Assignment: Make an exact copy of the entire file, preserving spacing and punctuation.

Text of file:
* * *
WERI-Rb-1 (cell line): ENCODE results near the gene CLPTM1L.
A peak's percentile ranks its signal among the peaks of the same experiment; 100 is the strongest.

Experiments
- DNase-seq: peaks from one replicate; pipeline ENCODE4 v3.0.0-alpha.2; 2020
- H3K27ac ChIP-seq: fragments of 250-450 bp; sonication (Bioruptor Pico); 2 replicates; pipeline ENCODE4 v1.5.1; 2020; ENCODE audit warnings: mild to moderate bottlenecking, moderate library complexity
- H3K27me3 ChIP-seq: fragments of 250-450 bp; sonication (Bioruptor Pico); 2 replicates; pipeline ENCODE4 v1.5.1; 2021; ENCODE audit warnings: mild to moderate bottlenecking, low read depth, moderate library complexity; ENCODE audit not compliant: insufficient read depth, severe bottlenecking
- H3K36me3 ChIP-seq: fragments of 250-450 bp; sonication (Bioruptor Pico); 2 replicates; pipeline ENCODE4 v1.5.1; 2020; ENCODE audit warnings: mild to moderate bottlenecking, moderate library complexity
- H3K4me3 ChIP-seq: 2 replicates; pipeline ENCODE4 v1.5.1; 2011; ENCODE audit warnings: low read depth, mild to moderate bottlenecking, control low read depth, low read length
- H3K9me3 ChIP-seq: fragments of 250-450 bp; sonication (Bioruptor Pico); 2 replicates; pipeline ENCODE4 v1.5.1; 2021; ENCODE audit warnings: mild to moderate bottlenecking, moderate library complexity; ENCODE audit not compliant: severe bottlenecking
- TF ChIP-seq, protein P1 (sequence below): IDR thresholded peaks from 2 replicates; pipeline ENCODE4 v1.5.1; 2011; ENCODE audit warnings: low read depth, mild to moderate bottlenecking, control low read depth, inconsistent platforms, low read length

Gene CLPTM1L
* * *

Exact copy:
WERI-Rb-1 (cell line): ENCODE results near the gene CLPTM1L.
A peak's percentile ranks its signal among the peaks of the same experiment; 100 is the strongest.

Experiments
- DNase-seq: peaks from one replicate; pipeline ENCODE4 v3.0.0-alpha.2; 2020
- H3K27ac ChIP-seq: fragments of 250-450 bp; sonication (Bioruptor Pico); 2 replicates; pipeline ENCODE4 v1.5.1; 2020; ENCODE audit warnings: mild to moderate bottlenecking, moderate library complexity
- H3K27me3 ChIP-seq: fragments of 250-450 bp; sonication (Bioruptor Pico); 2 replicates; pipeline ENCODE4 v1.5.1; 2021; ENCODE audit warnings: mild to moderate bottlenecking, low read depth, moderate library complexity; ENCODE audit not compliant: insufficient read depth, severe bottlenecking
- H3K36me3 ChIP-seq: fragments of 250-450 bp; sonication (Bioruptor Pico); 2 replicates; pipeline ENCODE4 v1.5.1; 2020; ENCODE audit warnings: mild to moderate bottlenecking, moderate library complexity
- H3K4me3 ChIP-seq: 2 replicates; pipeline ENCODE4 v1.5.1; 2011; ENCODE audit warnings: low read depth, mild to moderate bottlenecking, control low read depth, low read length
- H3K9me3 ChIP-seq: fragments of 250-450 bp; sonication (Bioruptor Pico); 2 replicates; pipeline ENCODE4 v1.5.1; 2021; ENCODE audit warnings: mild to moderate bottlenecking, moderate library complexity; ENCODE audit not compliant: severe bottlenecking
- TF ChIP-seq, protein P1 (sequence below): IDR thresholded peaks from 2 replicates; pipeline ENCODE4 v1.5.1; 2011; ENCODE audit warnings: low read depth, mild to moderate bottlenecking, control low read depth, inconsistent platforms, low read length

Gene CLPTM1L